The element’s electronics power a coil (the red lines) that produces a high-frequency electromagnetic field (represented by the orange lines).

That field penetrates the metal of the ferrous (magnetic-material) cooking vessel and sets up a circulating electric current, which generates heat. (But see the note below.)

The heat generated in the cooking vessel is transferred to the vessel’s contents.

Nothing outside the vessel is affected by the field—as soon as the vessel is removed from the element, or the element turned off, heat generation stops.

“Okay,” you might be asking yourself. “All that sounds super fancy, but what good is that to me? Why would I use induction in my kitchen rather than a traditional gas stove?”

Great question hypothetical blog reader! There are a number of incredible benefits to making the switch to induction cooking.


Because heat is created directly inside the pan, induction cooking is a lot faster and a lot more responsive than traditional gas or electric stove tops. How much faster? Well, in one test it was actually twice as fast at boiling water than a traditional gas stove. Making the switch to induction cooking will save you or your cooks a lot of time in the kitchen, which means your customers get served that much faster. Time is money everywhere, but this is especially true in a busy restaurant. Cutting down on cook-time will make your entire kitchen more efficient.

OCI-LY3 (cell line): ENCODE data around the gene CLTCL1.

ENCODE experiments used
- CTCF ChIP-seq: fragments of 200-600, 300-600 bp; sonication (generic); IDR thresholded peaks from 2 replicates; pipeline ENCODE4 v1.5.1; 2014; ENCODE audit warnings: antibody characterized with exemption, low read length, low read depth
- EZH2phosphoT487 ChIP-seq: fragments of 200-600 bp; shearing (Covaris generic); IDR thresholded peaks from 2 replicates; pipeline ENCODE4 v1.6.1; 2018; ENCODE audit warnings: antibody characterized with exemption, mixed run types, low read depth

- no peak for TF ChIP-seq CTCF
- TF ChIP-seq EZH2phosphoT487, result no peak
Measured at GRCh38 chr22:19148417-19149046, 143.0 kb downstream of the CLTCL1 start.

Because of the nature of induction cooking, the only thing that gets hot in the process is the pan being used for cooking. This means no open flame, no hot electric coils, and just a lot fewer opportunities for getting burned. No open flame also means a lot less change of a fire, which is something no one wants in their business.


Induction surfaces don’t have any grates that catch grease. You can simply wipe up any spills immediately after they happen because the surface doesn’t actually get hot. Not having to deal with the gas burning stove and the caked on grease that comes with it makes everything on your stove last a lot longer.


We don’t just mean that it’s faster, we also mean that it is more energy efficient. When you’re cooking with a gas stove a lot of heat is lost to the air. An open flame doesn’t only heat your pan, it heats everything around it. Because of this, it’s estimated that about 50% of the energy used in gas cooking is lost. By comparison, induction cooking is about 85-95% efficient. Hardly any ambient energy is lost in the process. This will save you big time on your energy bills.

The one and only downside to induction cooking is that it requires a certain kind of cookware. Because of the use of electromagnetic energy, not all kinds of pots and pans will work. Glass, for example, wont be heated through magnetic induction, and is therefore incompatible with induction stove tops.  Copper and Aluminum also won’t work. Your best bet is to use cast iron or check to see if your cookware says “induction ready” on it. A simple test you can use is that if a simple refrigerator magnet sticks to your pot or pan, it can be used for induction cooking.

Got any questions about induction cooking? Reach out to your sales person! You can also connect with us onFacebook, TwitterLinkedInInstagram, or Google+.